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base:6502_registers [2015-04-17 04:30] (current)
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 +====== 6502 Registers ======
 +
 +The NMOS 65xx processors are not ruined with too many registers. In addition to that, the registers are mostly 8-bit. Here is a brief description of each register:
 +
 +<​code>​
 +       ​PC ​  ​Program Counter
 +
 +            This register points the address from which the next
 +            instruction byte (opcode or parameter) will be fetched.
 +            Unlike other registers, this one is 16 bits in length. The
 +            low and high 8-bit halves of the register are called PCL
 +            and PCH, respectively.
 +
 +            The Program Counter may be read by pushing its value on
 +            the stack. This can be done either by jumping to a
 +            subroutine or by causing an interrupt.
 +
 +       ​S ​   Stack pointer
 +
 +            The NMOS 65xx processors have 256 bytes of stack memory,
 +            ranging from $0100 to $01FF. The S register is a 8-bit
 +            offset to the stack page. In other words, whenever
 +            anything is being pushed on the stack, it will be stored
 +            to the address $0100+S.
 +
 +            The Stack pointer can be read and written by transfering
 +            its value to or from the index register X (see below) with
 +            the TSX and TXS instructions.
 +
 +       ​P ​   Processor status
 +
 +            This 8-bit register stores the state of the processor. The
 +            bits in this register are called flags. Most of the flags
 +            have something to do with arithmetic operations.
 +
 +            The P register can be read by pushing it on the stack
 +            (with PHP or by causing an interrupt). If you only need to
 +            read one flag, you can use the branch instructions.
 +            Setting the flags is possible by pulling the P register
 +            from stack or by using the flag set or clear instructions.
 +
 +            Following is a list of the flags, starting from the 8th
 +            bit of the P register (bit 7, value $80):
 +
 +            N   ​Negative flag
 +
 +                This flag will be set after any arithmetic operations
 +                (when any of the registers A, X or Y is being loaded
 +                with a value). Generally, the N flag will be copied
 +                from the topmost bit of the register being loaded.
 +
 +                Note that TXS (Transfer X to S) is not an arithmetic
 +                operation. Also note that the BIT instruction affects
 +                the Negative flag just like arithmetic operations.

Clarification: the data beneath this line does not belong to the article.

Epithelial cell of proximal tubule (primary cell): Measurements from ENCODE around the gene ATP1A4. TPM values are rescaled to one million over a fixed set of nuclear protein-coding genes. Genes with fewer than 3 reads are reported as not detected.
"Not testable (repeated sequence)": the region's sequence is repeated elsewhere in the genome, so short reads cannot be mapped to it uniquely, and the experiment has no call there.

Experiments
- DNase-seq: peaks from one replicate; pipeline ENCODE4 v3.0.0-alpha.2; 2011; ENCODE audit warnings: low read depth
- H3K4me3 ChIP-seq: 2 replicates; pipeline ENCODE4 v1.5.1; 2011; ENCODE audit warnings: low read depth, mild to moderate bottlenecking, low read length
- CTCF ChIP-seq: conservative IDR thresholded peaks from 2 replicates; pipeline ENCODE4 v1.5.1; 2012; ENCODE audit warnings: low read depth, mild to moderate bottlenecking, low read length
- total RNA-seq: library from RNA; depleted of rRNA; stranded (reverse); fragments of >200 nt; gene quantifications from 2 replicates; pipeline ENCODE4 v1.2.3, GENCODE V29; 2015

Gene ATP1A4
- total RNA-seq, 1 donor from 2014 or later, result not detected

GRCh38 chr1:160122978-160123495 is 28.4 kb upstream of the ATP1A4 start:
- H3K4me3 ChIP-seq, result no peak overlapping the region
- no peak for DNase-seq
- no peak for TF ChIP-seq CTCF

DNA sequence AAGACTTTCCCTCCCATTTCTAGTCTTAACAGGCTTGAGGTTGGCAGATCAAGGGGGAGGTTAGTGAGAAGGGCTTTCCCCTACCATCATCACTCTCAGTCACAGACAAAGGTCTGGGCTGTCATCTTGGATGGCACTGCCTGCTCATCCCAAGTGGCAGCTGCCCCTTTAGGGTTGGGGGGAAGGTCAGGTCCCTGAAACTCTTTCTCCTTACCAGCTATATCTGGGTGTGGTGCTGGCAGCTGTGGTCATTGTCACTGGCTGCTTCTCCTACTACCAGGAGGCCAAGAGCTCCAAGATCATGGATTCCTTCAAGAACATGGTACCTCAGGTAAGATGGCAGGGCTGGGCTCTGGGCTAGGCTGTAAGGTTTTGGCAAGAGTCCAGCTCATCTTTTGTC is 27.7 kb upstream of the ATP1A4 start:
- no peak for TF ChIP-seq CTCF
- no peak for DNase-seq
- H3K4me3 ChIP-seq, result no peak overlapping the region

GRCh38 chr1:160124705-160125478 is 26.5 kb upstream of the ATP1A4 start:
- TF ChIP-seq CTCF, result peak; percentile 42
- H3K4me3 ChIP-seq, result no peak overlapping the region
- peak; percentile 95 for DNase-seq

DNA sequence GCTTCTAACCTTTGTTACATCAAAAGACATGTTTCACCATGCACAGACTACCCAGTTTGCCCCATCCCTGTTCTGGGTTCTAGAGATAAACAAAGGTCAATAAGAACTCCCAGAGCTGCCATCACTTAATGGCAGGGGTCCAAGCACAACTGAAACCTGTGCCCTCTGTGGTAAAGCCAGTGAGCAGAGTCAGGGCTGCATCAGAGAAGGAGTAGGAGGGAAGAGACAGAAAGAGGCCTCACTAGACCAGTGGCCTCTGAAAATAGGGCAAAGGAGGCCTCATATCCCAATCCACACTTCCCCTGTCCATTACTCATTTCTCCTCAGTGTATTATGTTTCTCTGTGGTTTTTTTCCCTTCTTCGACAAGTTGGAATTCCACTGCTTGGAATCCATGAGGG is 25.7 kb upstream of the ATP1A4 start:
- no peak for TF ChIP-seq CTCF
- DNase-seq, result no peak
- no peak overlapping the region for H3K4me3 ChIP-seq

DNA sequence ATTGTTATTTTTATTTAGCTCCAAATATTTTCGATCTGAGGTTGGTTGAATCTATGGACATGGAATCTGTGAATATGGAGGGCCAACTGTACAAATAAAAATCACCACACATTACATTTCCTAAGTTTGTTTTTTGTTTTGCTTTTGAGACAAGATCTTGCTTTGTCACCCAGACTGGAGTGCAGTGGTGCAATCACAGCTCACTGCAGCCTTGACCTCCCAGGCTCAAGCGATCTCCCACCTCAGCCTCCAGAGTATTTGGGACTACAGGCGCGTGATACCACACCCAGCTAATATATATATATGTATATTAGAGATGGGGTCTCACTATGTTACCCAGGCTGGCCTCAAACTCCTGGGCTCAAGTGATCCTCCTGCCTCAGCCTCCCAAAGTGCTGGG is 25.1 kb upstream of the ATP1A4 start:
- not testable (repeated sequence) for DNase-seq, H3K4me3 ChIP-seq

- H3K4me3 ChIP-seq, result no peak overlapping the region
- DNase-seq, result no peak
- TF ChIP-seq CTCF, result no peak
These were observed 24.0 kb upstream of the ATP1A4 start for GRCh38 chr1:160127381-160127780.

+                Finally, the Negative flag behaves differently in
 +                Decimal operations (see description below).
 +
 +            V   ​oVerflow flag
 +
 +                Like the Negative flag, this flag is intended to be
 +                used with 8-bit signed integer numbers. The flag will
 +                be affected by addition and subtraction,​ the
 +                instructions PLP, CLV and BIT, and the hardware signal
 +                -SO. Note that there is no SEV instruction,​ even though
 +                the MOS engineers loved to use East European abbreviations,​
 +                like DDR (Deutsche Demokratische Republik vs. Data
 +                Direction Register). (The Russian abbreviation for their
 +                former trade association COMECON is SEV.) The -SO
 +                (Set Overflow) signal is available on some processors,
 +                at least the 6502, to set the V flag. This enables
 +                response to an I/O activity in equal or less than
 +                three clock cycles when using a BVC instruction branching
 +                to itself ($50 $FE).
 +
 +                The CLV instruction clears the V flag, and the PLP and
 +                BIT instructions copy the flag value from the bit 6 of
 +                the topmost stack entry or from memory.
 +
 +                After a binary addition or subtraction,​ the V flag
 +                will be set on a sign overflow, cleared otherwise.
 +                What is a sign overflow? ​ For instance, if you are
 +                trying to add 123 and 45 together, the result (168)
 +                does not fit in a 8-bit signed integer (upper limit
 +                127 and lower limit -128). Similarly, adding -123 to
 +                -45 causes the overflow, just like subtracting -45
 +                from 123 or 123 from -45 would do.
 +